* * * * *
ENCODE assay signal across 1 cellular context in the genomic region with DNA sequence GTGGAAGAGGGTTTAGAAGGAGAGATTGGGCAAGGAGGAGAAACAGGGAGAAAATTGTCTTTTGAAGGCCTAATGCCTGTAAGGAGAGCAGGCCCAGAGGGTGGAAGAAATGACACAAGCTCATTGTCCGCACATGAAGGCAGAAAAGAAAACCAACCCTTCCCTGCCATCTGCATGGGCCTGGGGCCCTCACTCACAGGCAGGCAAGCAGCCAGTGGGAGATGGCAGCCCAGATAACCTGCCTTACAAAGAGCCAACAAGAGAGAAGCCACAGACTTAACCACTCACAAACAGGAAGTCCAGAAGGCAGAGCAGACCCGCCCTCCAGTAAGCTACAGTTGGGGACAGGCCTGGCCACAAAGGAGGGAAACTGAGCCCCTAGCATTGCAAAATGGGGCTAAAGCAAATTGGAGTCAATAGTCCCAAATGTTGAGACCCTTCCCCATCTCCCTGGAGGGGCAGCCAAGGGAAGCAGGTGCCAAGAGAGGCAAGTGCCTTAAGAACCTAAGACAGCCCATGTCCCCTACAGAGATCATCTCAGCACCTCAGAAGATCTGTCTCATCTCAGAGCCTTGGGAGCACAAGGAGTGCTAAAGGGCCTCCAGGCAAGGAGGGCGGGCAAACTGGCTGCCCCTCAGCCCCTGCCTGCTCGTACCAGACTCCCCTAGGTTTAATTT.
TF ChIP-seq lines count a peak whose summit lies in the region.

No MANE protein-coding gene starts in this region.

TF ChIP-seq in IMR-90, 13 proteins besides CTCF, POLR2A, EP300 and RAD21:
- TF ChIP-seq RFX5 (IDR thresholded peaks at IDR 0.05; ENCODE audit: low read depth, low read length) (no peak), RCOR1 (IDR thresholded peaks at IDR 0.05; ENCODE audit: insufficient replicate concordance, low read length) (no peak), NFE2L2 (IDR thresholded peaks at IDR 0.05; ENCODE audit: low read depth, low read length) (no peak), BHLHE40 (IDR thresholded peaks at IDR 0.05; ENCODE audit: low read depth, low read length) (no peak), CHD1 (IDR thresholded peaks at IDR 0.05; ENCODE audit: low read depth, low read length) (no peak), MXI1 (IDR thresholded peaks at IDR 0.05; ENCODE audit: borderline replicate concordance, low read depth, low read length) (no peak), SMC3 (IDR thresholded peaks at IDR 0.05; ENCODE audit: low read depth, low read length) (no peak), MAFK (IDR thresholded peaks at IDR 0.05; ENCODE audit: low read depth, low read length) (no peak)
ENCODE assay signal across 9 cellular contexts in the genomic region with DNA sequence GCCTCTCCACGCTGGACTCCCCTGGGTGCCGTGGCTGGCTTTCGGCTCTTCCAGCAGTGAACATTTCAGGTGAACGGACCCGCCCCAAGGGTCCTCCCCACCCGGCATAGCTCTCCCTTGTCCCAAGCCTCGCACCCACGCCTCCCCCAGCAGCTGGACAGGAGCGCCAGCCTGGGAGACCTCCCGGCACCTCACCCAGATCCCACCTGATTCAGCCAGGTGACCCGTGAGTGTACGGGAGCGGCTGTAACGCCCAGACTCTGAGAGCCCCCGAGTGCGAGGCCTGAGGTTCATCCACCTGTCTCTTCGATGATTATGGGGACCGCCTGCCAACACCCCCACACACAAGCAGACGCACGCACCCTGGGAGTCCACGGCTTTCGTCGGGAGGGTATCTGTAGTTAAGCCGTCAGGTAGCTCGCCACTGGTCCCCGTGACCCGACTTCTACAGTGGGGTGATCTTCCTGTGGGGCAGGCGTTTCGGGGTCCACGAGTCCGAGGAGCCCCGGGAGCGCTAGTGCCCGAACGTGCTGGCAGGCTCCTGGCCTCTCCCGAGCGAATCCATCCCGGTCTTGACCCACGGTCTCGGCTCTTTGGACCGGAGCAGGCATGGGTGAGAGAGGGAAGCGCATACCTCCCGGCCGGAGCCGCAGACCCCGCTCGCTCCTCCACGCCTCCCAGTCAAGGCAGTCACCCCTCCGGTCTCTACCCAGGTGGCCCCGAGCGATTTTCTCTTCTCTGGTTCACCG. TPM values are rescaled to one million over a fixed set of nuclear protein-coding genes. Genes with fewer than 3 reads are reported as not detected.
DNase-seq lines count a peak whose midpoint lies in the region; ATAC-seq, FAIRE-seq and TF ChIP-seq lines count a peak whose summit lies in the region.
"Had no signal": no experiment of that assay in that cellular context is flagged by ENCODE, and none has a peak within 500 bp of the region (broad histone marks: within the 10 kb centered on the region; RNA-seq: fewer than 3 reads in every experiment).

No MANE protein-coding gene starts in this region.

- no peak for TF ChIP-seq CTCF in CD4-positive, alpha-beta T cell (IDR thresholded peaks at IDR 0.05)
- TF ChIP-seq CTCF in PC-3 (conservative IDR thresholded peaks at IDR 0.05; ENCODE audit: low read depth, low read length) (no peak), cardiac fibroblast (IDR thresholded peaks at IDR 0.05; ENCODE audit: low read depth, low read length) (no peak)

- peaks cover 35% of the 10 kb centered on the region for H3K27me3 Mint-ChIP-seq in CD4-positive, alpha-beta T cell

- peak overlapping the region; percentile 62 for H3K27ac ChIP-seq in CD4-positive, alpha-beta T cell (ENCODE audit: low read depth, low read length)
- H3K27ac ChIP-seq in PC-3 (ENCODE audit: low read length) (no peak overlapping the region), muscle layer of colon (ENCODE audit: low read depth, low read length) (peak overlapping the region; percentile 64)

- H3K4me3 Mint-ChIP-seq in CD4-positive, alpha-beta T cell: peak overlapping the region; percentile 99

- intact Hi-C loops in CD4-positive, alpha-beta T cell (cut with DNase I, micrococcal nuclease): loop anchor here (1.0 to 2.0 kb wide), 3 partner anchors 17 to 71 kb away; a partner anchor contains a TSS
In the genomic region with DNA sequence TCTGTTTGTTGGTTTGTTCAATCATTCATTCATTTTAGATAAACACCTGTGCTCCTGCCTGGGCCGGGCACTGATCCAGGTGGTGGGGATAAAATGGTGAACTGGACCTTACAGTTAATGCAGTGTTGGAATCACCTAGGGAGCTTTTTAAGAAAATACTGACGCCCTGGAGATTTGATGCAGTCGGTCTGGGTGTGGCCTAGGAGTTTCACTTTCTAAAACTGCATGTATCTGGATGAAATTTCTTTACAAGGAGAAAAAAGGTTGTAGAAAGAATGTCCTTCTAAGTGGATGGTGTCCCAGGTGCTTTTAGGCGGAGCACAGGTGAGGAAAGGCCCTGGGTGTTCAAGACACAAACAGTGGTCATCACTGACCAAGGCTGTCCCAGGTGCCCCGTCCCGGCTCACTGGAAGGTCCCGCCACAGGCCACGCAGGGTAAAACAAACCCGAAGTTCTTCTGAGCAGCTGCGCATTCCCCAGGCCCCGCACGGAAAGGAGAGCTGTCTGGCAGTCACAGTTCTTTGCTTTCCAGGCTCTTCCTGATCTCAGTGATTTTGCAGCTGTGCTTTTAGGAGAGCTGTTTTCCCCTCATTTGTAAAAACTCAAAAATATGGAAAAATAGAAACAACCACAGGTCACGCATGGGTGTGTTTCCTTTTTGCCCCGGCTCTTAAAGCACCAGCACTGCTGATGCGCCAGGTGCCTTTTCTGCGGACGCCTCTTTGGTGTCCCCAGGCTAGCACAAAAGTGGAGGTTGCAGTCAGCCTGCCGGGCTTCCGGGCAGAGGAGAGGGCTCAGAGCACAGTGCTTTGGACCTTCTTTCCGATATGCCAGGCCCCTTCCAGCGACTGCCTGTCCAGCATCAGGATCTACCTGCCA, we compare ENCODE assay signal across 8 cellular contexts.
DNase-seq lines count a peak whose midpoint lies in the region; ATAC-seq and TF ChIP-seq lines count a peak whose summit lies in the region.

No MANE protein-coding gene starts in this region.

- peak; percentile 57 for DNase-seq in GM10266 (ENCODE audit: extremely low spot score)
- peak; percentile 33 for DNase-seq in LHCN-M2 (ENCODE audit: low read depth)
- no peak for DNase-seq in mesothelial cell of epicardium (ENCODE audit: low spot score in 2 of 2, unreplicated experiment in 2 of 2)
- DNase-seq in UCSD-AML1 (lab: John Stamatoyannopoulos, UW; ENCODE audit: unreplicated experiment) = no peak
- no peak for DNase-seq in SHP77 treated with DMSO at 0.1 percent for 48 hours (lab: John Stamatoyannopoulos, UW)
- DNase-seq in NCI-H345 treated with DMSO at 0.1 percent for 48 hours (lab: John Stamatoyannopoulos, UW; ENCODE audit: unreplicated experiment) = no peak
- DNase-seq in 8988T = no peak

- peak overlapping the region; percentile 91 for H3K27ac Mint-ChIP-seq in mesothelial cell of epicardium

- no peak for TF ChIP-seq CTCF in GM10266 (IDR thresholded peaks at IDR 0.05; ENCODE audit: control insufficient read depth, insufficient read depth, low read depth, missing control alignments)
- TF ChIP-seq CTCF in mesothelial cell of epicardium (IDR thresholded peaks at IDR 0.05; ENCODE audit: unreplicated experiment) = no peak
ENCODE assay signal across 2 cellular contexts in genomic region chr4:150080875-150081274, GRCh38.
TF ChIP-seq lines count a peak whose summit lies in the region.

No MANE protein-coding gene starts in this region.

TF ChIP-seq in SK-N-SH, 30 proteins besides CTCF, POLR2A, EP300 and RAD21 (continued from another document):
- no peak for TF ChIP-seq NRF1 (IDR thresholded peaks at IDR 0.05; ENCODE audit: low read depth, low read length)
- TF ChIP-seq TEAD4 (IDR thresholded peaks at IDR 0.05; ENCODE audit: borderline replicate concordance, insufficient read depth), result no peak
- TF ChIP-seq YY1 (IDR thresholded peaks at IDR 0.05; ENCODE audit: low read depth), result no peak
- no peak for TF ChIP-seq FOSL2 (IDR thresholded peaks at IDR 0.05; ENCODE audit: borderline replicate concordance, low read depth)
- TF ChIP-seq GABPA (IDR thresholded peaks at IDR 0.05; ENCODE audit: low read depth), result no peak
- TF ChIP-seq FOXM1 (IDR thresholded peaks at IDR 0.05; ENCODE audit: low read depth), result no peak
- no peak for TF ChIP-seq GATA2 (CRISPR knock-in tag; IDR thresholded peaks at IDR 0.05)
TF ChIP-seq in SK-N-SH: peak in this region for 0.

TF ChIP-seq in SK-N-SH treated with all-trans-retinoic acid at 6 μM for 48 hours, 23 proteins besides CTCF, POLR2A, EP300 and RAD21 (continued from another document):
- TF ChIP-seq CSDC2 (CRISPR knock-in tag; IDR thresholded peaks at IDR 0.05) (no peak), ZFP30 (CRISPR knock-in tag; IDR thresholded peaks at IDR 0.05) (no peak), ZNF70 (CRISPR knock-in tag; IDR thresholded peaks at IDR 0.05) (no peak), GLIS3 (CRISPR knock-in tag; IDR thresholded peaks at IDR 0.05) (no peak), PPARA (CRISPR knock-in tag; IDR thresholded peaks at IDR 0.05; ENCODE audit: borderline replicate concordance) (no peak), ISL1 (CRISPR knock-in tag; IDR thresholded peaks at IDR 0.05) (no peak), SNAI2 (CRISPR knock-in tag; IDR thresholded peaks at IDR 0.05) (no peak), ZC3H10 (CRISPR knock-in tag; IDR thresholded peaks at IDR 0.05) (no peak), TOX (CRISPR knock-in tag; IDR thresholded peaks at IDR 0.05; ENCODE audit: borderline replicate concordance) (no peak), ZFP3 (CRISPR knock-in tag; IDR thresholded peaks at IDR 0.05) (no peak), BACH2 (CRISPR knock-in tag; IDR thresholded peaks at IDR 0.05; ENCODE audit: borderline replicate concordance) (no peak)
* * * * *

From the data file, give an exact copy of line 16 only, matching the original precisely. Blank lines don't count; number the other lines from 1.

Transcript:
- intact Hi-C loops in CD4-positive, alpha-beta T cell (cut with DNase I, micrococcal nuclease): loop anchor here (1.0 to 2.0 kb wide), 3 partner anchors 17 to 71 kb away; a partner anchor contains a TSS